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Re: HP Lovecraft Vs Clark Ashton Smith
Posted by: Sawfish (IP Logged)
Date: 24 August, 2016 09:56PM
On the topic of characters I must disagree. He had his narrator but developed characters very sparsely. Smith, on the other hand, created a great deal of depth for even minor characters, like Zotulla's favorite courtesan, Obexa. A really good example of this is that we know that she's from Uccastrog--and if you've read the other Zothique stories, you understand what this means.

We know that when young, she had a lover whom she betrayed to his death, for amusement, apparently.

And we know that when she was escorted to Namirrah's banquet, under circumstances of extreme duress, upon first seeing Namirrah, the first thing she wondered, to paraphrase Smith was "what he was like in his congress with women...".

That's a lot to know about a minor character. I see nothing that compares to this in Lovecraft.

Similarly, the characters in The Witchcraft of Ulua are all well-formed and individual, even to the king and his queen, to a lesser degree, very minor characters, again.

Re: HP Lovecraft Vs Clark Ashton Smith
Posted by: Knygatin (IP Logged)
Date: 31 October, 2016 04:01PM
About the many faces of H. P. Lovecraft:

Reputation says that Clark Ashton Smith was quite a ladies man. What about Lovecraft?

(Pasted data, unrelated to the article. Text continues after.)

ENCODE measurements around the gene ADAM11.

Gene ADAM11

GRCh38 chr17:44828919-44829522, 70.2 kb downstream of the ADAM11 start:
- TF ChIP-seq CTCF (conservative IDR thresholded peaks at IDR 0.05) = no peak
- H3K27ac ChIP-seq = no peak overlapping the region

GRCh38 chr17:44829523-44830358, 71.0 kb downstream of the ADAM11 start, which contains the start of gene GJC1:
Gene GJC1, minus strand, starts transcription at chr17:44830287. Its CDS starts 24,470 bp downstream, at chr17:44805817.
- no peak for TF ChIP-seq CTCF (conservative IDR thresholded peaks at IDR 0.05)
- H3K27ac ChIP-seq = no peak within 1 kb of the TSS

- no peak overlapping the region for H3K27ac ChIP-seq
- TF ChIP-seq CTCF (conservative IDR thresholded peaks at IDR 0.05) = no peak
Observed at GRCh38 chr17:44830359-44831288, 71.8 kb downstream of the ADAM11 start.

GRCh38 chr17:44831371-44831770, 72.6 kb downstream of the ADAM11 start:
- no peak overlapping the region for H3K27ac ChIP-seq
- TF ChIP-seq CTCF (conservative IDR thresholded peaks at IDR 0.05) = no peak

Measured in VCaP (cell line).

What did Lovecraft and his wife Sonia do for fun in New York, during their marriage? After all, women hate dull and scrimping men. And I am sure Lovecraft tried his best to please her. Did they visit the jazz clubs, boogie-woogie, and have a few drinks?

Re: HP Lovecraft Vs Clark Ashton Smith
Posted by: Ancient History (IP Logged)
Date: 31 October, 2016 06:07PM
Lovecraft was a teetotal, but his letters suggest that they entertained at their apartment and went to plays.

Re: HP Lovecraft Vs Clark Ashton Smith
Posted by: Zabdamar (IP Logged)
Date: 27 March, 2017 09:54PM
It goes without saying that both men had the deepest admiration for one another, and would probably baulk at such a comparison; but as an avid fan of both authors I will offer my two cents.

I understand that stylistic proclivities will govern most peoples thinking, however I'm of the opinion that CAS was a superior writer to HPL in almost all areas, and furthermore, I propose that were the question put before HPL he would state the same (I base this conjecture from reading the correspondence between the two, and the fact that HPL achieved little success in his own lifetime, whilst CAS was a lauded poet who had received critical acclaim from the likes of Sterling and Bierce amongst others).

In terms of prose, descriptiveness, vocabulary, pacing, and imagination, CAS was the clear superior writer, and I doubt that few would contend that HPL could come close to him as a poet. Joshi places CAS amongst the great poets that have come out of the USA, and his contemporaries compared him to Keats and Byron...heady company indeed.